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  • Heather Fearfeld

A future for intergenerational living


Matter Architecture will be explaining its new concepts for inter-generational living at our March forum. Matter Architecture is a RIBA Chartered Practice located in Bethnal Green, London and its research uses inspiration from a quote by Winston Churchill in 1943 'We shape buildings, therefore they shape us', claiming that 75 years later, as a society our understanding of how buildings affect behaviour, health and wellbeing is still poorly understood.

Lucy Block, who will be speaking at our forum, has worked across the practice's projects on inter-generational living - something that the firm believes is key to the creation of a fair and healthy city and that innovative design can provide spaces which foster shared experiences amongst all ages. 'Currently' the practice states 'mixed-use schemes don't result in mixed economies or social exchanges, because the market, regulation, tax and planning policies tend to enforce separation. The current crises in elderly care, affordable housing and childcare are related to one another and are crying out for a holistic solution.'

Matter Architecture is now exploring more radical models that mix diverse functions socially and economically: 'The social and economic benefits of such intergenerational relationships and their connection with the social glue of green spaces are well established. What's needed are supportive policies and opportunities to develop a pilot and demonstrate its value'.

The firm has been working on the redevelopment of an existing, low-rise almshouse estate in west London for Pathways Housing Trust. Through engagement with the exisiting residents the scheme seeks to dramatically improve their living conditions and provide additional housing fo rthe client's other elderly, vulnerable residents. The design is conceived as a framework for the health and well-being of the Pathways community, the buildings literally acting as a trellis for planting, cultivated as a social activity. The scheme is at Developed Design stage and has an estimated construction value of £21.5 million.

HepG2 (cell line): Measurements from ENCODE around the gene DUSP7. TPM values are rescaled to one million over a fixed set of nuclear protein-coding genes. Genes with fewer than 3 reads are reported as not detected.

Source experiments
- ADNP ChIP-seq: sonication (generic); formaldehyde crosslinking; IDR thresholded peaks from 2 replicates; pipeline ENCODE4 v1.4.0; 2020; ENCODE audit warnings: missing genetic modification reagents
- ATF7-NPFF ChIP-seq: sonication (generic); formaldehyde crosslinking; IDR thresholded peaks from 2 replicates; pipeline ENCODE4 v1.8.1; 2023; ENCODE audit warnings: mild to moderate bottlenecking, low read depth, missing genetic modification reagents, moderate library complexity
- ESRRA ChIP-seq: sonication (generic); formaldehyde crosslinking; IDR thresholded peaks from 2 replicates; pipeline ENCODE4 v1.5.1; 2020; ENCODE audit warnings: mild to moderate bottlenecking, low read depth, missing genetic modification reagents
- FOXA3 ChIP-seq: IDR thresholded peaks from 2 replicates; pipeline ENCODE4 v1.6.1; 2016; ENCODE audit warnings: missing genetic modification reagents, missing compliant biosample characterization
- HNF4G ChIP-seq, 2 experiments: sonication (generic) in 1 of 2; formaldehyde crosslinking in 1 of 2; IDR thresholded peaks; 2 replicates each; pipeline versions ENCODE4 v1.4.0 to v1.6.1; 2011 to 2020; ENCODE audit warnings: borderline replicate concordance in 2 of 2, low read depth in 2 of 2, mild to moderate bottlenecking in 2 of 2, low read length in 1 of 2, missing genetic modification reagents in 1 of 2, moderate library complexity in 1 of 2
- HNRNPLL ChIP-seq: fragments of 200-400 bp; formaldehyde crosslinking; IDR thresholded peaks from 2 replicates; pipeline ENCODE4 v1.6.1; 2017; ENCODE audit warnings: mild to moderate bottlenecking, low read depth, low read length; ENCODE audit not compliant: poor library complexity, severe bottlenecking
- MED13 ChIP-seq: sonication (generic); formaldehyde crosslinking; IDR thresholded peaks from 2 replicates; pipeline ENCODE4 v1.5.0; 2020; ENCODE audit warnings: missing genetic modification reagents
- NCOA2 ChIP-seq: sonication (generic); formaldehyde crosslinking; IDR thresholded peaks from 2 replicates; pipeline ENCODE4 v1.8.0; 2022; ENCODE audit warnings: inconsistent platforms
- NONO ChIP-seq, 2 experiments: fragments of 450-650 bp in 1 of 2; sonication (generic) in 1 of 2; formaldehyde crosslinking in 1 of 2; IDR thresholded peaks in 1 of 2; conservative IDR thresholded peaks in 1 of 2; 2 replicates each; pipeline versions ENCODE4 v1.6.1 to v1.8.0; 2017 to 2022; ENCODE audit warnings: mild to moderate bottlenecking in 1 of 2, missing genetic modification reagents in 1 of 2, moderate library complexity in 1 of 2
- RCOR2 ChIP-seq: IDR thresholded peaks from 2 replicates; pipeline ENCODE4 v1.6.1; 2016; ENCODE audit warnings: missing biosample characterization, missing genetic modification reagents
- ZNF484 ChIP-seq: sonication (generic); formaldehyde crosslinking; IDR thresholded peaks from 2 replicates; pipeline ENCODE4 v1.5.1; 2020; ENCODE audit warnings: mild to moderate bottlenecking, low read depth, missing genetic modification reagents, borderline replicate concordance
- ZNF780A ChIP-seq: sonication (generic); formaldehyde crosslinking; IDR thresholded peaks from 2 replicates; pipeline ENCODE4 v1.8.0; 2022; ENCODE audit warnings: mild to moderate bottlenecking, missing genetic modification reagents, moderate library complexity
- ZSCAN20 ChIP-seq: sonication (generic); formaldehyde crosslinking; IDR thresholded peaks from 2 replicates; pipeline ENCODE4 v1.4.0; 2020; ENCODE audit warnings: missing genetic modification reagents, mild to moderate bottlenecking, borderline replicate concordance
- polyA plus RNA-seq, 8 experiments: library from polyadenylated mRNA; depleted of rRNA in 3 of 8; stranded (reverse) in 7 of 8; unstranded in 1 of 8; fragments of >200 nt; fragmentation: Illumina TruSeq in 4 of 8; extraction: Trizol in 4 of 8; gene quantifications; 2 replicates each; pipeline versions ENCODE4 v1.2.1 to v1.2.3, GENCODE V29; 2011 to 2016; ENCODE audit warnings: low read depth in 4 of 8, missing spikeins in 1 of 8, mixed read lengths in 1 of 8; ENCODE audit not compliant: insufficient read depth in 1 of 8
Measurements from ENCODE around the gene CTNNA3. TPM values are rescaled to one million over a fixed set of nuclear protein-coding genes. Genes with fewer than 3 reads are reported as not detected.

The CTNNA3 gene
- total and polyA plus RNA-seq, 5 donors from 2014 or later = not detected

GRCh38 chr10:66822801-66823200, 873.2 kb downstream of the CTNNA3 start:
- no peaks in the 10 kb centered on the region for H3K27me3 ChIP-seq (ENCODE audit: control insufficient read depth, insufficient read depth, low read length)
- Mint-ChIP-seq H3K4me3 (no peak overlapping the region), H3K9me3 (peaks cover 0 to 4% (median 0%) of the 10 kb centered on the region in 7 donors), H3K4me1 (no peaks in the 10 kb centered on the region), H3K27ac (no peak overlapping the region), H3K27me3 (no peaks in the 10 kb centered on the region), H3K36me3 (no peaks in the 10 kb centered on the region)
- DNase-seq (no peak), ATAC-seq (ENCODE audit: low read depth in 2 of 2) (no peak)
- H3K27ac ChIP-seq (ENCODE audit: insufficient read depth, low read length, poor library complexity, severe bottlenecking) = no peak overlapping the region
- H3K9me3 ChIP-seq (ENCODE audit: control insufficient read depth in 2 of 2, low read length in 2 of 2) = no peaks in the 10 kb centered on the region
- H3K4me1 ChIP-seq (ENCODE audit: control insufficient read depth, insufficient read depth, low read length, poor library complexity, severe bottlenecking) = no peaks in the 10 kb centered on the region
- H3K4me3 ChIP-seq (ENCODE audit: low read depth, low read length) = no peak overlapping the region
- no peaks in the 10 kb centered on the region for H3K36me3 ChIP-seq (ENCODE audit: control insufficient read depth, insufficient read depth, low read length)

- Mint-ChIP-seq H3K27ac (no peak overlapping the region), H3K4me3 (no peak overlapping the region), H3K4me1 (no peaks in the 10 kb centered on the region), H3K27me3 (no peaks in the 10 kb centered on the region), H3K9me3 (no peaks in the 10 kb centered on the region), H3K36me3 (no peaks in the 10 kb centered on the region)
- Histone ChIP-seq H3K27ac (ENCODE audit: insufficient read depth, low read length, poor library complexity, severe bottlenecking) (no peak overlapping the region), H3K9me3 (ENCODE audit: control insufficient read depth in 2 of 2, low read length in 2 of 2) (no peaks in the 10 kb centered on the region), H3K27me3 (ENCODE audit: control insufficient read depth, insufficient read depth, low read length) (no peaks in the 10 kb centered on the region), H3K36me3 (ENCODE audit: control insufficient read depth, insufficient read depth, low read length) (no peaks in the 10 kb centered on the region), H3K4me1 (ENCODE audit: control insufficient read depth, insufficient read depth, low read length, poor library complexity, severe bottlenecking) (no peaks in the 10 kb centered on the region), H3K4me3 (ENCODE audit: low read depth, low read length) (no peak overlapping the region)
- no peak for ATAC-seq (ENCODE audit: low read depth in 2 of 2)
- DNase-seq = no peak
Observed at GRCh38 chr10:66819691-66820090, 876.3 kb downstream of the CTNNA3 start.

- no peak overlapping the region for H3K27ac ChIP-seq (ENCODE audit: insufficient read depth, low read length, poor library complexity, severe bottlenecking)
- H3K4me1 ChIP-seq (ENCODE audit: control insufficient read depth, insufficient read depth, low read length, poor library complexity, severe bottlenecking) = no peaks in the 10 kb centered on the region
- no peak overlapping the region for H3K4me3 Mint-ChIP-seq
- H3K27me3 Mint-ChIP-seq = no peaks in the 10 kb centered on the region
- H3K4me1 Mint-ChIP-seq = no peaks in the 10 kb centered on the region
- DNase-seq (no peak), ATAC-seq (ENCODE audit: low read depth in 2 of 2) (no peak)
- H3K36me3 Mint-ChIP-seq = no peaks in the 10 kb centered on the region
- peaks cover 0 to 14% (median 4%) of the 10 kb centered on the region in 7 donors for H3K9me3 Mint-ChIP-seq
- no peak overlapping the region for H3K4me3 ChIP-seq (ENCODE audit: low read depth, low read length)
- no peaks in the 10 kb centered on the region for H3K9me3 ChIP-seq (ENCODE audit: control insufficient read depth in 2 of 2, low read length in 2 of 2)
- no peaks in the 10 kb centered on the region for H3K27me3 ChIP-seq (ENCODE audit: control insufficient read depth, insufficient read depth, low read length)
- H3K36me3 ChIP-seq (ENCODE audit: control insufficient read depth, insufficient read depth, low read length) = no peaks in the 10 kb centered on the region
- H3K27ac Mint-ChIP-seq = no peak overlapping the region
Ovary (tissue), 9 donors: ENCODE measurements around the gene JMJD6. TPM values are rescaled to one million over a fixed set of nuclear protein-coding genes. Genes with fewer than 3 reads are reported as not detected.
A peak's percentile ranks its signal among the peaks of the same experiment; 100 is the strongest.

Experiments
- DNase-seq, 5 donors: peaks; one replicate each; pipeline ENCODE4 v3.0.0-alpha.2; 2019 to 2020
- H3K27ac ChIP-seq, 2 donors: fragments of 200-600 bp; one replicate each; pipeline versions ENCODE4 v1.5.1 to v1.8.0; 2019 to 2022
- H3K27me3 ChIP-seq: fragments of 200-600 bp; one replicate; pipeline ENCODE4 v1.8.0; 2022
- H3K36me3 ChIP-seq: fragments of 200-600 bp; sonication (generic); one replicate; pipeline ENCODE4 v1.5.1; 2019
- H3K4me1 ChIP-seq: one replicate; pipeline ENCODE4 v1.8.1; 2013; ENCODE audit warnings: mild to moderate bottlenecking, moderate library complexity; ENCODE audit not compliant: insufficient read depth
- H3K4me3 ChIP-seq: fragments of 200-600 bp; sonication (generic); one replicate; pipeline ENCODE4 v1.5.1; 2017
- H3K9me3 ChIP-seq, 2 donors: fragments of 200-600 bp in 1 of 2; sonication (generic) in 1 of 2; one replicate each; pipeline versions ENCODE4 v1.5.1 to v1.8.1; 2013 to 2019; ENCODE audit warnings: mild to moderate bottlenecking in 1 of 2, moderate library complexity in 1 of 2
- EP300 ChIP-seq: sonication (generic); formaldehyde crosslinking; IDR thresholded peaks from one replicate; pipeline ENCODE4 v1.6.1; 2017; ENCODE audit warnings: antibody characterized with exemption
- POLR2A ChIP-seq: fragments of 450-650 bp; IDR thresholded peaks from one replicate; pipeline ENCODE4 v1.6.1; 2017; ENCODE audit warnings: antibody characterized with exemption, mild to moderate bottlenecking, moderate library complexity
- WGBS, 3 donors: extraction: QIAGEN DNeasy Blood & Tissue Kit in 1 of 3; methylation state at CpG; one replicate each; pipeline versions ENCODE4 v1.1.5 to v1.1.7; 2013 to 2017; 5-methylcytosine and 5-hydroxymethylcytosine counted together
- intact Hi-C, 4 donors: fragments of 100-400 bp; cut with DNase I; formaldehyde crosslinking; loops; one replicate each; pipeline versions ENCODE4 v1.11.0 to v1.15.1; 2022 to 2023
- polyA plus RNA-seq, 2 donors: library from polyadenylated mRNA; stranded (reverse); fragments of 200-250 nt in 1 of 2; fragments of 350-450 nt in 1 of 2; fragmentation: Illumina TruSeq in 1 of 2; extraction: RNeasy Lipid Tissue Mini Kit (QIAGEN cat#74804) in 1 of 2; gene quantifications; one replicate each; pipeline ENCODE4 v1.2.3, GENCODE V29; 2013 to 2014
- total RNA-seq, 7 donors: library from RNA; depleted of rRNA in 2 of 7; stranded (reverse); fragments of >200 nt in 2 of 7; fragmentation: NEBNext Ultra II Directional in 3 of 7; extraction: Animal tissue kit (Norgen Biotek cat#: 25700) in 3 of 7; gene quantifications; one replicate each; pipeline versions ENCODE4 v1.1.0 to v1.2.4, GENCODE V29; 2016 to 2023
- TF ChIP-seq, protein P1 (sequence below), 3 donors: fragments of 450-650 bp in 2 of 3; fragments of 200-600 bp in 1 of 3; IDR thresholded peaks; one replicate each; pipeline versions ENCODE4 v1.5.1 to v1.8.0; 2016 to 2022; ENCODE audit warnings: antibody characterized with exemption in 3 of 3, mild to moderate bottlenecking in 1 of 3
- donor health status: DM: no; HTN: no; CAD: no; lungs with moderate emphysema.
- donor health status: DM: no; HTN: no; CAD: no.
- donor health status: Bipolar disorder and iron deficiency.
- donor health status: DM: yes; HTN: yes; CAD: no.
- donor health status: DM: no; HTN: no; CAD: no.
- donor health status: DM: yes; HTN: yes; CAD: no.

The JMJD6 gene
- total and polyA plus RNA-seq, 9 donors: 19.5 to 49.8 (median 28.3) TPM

Lucy joined Matter Architecture in 2016, having worked for McDowell+Benedetti from 2011. Her earlier experience includes working on a number of historic buildings with Designscape Architects and BBA Architects, both based in Bath. She studied architecture at the University of Bath and the University of Sheffield. Her Masters' thesis dissertation examined the ritual and architectural setting of the Japanese tea ceremony, which received a commendation from the University of Sheffield and was further nominated for the Presidents Medal Dissertation Prize in 2011. This study went on to form the basis for a contribution to Architecture and Movement; The Dynamic Experience of Building and Landscapes, a collection of studies published in 2015.

Lucy has taught at both City, University of London and the University of East London (UEL). She has been a registered Architect since 2015 and is a member of the Royal Institute of British Architects.


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